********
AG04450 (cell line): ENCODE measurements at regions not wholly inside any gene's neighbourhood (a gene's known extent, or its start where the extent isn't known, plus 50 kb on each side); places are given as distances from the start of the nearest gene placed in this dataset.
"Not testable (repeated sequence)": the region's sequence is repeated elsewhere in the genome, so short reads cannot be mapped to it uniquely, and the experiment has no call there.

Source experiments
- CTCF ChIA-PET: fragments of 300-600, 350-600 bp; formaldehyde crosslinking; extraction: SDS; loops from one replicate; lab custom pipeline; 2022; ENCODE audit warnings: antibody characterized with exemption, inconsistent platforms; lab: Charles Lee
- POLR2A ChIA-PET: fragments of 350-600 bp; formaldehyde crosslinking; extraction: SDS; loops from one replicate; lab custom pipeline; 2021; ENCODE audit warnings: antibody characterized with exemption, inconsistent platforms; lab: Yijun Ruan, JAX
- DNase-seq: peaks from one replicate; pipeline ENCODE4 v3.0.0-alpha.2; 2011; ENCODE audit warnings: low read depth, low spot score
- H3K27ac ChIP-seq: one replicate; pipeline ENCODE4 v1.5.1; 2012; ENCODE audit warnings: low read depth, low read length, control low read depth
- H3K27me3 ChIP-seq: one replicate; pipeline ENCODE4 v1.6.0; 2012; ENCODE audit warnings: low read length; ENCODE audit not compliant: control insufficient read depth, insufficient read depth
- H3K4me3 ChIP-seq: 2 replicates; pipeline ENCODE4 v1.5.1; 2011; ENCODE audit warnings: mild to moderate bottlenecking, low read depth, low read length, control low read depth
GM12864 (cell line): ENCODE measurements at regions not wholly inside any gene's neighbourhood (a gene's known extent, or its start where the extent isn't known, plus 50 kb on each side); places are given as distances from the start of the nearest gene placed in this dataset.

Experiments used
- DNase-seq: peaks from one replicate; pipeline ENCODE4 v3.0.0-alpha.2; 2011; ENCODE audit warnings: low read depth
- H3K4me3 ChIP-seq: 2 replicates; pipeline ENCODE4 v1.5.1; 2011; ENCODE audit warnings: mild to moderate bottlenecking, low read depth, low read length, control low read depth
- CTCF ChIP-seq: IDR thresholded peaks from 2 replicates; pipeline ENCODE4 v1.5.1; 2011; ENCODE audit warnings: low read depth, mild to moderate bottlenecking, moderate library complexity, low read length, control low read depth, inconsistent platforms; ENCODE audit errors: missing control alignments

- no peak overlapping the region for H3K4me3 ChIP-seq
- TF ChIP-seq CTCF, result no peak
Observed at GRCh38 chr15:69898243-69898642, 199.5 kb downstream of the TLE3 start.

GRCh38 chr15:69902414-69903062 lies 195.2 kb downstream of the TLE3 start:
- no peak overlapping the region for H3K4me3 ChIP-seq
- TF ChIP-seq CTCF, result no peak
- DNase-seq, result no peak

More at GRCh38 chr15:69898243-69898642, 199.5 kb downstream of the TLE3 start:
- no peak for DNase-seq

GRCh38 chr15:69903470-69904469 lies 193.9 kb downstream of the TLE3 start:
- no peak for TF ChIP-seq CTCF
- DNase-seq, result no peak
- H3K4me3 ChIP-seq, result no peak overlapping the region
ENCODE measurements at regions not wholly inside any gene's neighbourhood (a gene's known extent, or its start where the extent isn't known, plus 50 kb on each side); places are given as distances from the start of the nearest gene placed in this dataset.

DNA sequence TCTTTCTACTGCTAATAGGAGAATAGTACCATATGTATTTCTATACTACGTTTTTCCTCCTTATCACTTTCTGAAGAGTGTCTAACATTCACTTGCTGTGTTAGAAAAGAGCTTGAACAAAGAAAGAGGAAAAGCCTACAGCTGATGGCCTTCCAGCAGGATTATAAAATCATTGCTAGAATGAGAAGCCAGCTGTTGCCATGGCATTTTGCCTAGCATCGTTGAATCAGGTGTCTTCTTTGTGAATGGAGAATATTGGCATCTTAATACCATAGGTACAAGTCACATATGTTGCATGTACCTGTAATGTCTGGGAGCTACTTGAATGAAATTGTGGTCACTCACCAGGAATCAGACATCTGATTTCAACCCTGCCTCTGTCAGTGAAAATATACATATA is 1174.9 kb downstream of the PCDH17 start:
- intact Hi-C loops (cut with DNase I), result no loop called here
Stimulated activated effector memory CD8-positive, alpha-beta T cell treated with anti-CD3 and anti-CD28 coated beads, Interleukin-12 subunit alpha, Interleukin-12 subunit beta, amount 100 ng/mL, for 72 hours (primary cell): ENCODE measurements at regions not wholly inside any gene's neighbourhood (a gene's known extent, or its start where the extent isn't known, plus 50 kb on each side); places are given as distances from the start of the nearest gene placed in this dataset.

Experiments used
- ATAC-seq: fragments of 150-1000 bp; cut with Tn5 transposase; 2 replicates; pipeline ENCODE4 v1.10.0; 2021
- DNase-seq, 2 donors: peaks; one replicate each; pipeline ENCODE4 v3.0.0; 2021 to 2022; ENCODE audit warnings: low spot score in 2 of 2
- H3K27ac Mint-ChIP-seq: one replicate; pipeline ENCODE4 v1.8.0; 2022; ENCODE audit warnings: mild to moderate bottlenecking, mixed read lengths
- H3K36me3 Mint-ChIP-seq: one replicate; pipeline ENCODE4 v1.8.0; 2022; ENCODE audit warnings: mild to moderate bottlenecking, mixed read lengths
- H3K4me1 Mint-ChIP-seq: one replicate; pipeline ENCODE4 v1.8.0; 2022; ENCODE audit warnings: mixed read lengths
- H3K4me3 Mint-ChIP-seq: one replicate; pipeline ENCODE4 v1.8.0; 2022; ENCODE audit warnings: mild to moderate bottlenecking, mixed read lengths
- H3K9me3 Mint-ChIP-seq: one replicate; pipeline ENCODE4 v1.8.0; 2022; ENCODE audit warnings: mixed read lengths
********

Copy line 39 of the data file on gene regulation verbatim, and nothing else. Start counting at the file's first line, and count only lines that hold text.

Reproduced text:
- H3K9me3 Mint-ChIP-seq: one replicate; pipeline ENCODE4 v1.8.0; 2022; ENCODE audit warnings: mixed read lengths